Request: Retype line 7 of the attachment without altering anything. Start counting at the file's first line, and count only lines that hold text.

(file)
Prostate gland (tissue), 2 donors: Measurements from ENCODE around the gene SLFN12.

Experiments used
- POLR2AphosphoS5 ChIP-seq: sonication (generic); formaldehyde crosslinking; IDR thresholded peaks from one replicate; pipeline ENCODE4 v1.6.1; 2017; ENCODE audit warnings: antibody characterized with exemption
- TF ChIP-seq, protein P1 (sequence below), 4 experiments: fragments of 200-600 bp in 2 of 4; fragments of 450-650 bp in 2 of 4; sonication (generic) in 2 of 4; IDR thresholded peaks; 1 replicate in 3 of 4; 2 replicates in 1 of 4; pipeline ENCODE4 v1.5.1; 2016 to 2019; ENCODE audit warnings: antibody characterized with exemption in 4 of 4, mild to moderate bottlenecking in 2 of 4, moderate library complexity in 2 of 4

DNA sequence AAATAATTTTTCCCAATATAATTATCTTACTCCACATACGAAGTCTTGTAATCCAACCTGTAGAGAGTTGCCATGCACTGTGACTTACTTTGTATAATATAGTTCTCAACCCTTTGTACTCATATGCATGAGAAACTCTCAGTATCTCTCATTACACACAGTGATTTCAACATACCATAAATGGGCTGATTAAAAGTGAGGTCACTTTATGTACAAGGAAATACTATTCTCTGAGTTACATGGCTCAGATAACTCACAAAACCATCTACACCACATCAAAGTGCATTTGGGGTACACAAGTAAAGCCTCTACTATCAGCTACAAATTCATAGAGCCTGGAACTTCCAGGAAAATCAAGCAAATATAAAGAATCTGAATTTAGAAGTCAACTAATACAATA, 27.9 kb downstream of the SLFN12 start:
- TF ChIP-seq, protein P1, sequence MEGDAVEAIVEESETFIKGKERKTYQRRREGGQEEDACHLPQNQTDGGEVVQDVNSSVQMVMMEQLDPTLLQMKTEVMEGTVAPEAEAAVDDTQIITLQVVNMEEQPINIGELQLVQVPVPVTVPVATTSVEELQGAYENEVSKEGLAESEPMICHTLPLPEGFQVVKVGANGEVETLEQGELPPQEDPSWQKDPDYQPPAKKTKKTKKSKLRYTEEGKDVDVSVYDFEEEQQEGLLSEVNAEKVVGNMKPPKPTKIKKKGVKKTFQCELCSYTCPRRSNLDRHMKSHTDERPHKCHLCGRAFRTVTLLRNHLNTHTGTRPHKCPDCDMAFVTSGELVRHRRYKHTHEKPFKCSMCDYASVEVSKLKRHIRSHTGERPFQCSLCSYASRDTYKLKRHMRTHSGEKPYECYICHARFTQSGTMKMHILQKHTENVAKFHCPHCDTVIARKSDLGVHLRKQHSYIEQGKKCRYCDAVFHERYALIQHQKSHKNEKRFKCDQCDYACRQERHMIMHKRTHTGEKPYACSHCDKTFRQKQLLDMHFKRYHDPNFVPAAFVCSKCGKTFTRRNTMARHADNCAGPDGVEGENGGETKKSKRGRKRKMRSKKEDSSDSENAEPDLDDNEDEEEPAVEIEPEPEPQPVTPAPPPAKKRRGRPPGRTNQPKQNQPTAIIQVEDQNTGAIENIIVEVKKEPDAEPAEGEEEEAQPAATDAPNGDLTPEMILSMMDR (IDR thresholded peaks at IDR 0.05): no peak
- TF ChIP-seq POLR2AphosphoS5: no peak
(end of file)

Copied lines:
- TF ChIP-seq POLR2AphosphoS5: no peak